Household cleaners


Ethical shopping guide to household cleaners, from Ethical Consumer

Ethical shopping guide to household cleaners, from Ethical Consumer


This is a product guide from Ethical Consumer, the UK's leading alternative consumer organisation. Since 1989 we've been researching and recording the social and environmental records of companies, and making the results available to you in a simple format.

This product guide is part of a Special Report on Cleaning Products.  See what's in the rest of the report.

 

This product guide to Household Cleaners includes:

  • Ethical and environmental ratings for 43 popular household cleaners
  • Best Buy recommendations
  • A look at what nasty ingredients lurk within our household cleaning products
  • Microfibre cloths

 

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Score Ratings

Our ratings are live updated scores from our primary research database. They are based on primary and secondary research across 23 categories - 17 negative categories and 6 positive ones (Company Ethos and Product Sustainability). Find out more about our ethical ratings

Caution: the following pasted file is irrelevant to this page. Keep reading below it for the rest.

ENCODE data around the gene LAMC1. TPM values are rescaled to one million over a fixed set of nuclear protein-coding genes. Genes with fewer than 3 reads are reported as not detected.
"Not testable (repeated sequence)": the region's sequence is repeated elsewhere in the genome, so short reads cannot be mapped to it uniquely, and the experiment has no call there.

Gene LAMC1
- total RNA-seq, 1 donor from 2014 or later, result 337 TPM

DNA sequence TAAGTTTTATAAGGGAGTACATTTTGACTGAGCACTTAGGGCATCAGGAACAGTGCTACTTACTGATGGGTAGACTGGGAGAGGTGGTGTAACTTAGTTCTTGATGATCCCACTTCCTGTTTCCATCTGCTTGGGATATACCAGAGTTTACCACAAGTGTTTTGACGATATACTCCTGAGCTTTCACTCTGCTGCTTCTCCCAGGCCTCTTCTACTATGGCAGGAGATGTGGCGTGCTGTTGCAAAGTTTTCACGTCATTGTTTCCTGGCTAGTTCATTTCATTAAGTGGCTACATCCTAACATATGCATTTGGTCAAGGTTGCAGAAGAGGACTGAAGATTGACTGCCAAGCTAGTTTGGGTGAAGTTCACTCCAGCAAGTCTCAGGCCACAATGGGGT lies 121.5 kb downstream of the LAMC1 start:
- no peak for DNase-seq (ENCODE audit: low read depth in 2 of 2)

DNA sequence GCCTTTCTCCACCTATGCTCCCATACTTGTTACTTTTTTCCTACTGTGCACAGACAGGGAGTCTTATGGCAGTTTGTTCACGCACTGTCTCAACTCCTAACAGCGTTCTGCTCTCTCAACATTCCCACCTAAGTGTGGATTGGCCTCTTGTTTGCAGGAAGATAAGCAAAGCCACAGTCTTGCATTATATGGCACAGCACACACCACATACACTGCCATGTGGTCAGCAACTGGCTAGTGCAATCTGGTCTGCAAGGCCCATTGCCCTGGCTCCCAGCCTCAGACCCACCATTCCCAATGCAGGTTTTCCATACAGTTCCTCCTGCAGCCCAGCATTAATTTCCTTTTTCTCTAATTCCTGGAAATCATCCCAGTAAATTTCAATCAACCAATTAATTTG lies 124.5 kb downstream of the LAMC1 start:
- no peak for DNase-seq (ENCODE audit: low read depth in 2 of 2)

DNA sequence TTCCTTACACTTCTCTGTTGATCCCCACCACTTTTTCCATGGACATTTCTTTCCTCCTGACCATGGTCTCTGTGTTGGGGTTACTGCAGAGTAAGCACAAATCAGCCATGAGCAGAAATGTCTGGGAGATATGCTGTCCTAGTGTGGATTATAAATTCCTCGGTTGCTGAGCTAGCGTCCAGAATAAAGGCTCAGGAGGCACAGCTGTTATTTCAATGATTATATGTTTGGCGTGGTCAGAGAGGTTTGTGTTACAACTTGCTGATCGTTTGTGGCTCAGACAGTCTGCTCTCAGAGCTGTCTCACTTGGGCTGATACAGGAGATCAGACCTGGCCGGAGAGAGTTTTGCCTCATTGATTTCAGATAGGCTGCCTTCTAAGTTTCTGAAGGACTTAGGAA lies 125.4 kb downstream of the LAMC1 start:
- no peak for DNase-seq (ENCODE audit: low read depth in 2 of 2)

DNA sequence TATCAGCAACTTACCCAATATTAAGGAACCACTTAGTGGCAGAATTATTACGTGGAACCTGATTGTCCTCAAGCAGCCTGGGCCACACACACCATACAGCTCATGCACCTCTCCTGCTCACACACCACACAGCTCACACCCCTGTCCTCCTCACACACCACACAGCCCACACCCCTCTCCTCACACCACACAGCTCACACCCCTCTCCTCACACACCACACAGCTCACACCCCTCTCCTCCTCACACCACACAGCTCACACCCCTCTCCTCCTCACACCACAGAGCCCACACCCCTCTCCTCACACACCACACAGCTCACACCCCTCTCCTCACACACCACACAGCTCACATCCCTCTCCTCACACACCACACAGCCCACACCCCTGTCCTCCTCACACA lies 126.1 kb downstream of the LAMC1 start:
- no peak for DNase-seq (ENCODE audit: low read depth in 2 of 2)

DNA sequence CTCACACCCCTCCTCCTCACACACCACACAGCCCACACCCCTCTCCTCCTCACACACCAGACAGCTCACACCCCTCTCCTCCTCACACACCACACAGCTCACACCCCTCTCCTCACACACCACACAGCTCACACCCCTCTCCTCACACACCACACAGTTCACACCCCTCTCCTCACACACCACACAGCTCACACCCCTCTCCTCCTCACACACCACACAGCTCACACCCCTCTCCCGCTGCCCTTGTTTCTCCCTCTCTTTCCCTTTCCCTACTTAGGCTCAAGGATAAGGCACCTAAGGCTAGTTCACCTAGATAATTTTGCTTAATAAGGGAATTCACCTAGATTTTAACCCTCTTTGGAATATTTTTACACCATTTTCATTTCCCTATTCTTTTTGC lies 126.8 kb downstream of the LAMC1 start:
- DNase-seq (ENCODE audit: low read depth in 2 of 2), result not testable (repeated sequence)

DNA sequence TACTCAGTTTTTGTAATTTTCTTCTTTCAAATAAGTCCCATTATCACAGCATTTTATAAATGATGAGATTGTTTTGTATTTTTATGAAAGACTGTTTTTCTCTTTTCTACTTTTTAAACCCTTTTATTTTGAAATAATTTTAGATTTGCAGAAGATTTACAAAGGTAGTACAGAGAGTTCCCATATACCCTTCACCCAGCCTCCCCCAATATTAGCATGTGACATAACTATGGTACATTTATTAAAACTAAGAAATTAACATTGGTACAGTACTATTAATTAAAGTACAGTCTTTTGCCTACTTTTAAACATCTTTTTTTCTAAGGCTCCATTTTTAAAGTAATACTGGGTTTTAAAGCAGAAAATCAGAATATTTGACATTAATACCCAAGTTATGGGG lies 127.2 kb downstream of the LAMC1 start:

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The score table shows simple numerical ratings out of 20 for each product. The higher the score, the more ethical the company.

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The Full Scorecard shows the 'black marks' for each product, by each of the 17 negative categories. The bigger the mark, the worse the score. So for example a big black circle under 'Worker Rights' shows that the company making this product has been severely criticised for worker abuses.

Scores start at 14.  A small circle means that half a mark is deducted, a large circle means that a full mark is deducted.